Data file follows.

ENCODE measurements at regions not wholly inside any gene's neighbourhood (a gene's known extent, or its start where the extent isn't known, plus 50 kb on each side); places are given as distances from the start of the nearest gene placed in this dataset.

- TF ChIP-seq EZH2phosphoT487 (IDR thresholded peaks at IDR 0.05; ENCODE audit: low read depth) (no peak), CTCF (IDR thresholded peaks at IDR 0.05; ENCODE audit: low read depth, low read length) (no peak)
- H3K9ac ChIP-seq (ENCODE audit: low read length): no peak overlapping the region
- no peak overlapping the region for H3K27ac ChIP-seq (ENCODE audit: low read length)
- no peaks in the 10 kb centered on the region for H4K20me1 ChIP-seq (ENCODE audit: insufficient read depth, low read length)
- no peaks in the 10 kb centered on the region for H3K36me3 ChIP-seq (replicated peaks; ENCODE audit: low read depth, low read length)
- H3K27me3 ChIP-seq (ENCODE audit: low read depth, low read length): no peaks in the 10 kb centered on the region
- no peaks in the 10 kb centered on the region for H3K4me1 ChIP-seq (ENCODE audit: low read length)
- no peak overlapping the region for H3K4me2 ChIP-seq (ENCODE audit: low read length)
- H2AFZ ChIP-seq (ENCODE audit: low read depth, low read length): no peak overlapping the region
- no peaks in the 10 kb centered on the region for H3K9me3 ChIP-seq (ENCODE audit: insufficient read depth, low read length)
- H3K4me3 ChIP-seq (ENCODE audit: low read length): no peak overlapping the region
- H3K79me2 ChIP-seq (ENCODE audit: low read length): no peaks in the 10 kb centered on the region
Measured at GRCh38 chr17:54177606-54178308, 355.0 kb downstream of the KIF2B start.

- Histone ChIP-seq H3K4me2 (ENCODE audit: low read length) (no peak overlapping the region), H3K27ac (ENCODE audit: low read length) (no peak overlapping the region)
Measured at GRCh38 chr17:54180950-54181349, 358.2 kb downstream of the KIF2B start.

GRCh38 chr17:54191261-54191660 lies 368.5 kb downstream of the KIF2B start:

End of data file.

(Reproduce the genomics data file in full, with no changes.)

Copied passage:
ENCODE measurements at regions not wholly inside any gene's neighbourhood (a gene's known extent, or its start where the extent isn't known, plus 50 kb on each side); places are given as distances from the start of the nearest gene placed in this dataset.

- TF ChIP-seq EZH2phosphoT487 (IDR thresholded peaks at IDR 0.05; ENCODE audit: low read depth) (no peak), CTCF (IDR thresholded peaks at IDR 0.05; ENCODE audit: low read depth, low read length) (no peak)
- H3K9ac ChIP-seq (ENCODE audit: low read length): no peak overlapping the region
- no peak overlapping the region for H3K27ac ChIP-seq (ENCODE audit: low read length)
- no peaks in the 10 kb centered on the region for H4K20me1 ChIP-seq (ENCODE audit: insufficient read depth, low read length)
- no peaks in the 10 kb centered on the region for H3K36me3 ChIP-seq (replicated peaks; ENCODE audit: low read depth, low read length)
- H3K27me3 ChIP-seq (ENCODE audit: low read depth, low read length): no peaks in the 10 kb centered on the region
- no peaks in the 10 kb centered on the region for H3K4me1 ChIP-seq (ENCODE audit: low read length)
- no peak overlapping the region for H3K4me2 ChIP-seq (ENCODE audit: low read length)
- H2AFZ ChIP-seq (ENCODE audit: low read depth, low read length): no peak overlapping the region
- no peaks in the 10 kb centered on the region for H3K9me3 ChIP-seq (ENCODE audit: insufficient read depth, low read length)
- H3K4me3 ChIP-seq (ENCODE audit: low read length): no peak overlapping the region
- H3K79me2 ChIP-seq (ENCODE audit: low read length): no peaks in the 10 kb centered on the region
Measured at GRCh38 chr17:54177606-54178308, 355.0 kb downstream of the KIF2B start.

- Histone ChIP-seq H3K4me2 (ENCODE audit: low read length) (no peak overlapping the region), H3K27ac (ENCODE audit: low read length) (no peak overlapping the region)
Measured at GRCh38 chr17:54180950-54181349, 358.2 kb downstream of the KIF2B start.

GRCh38 chr17:54191261-54191660 lies 368.5 kb downstream of the KIF2B start: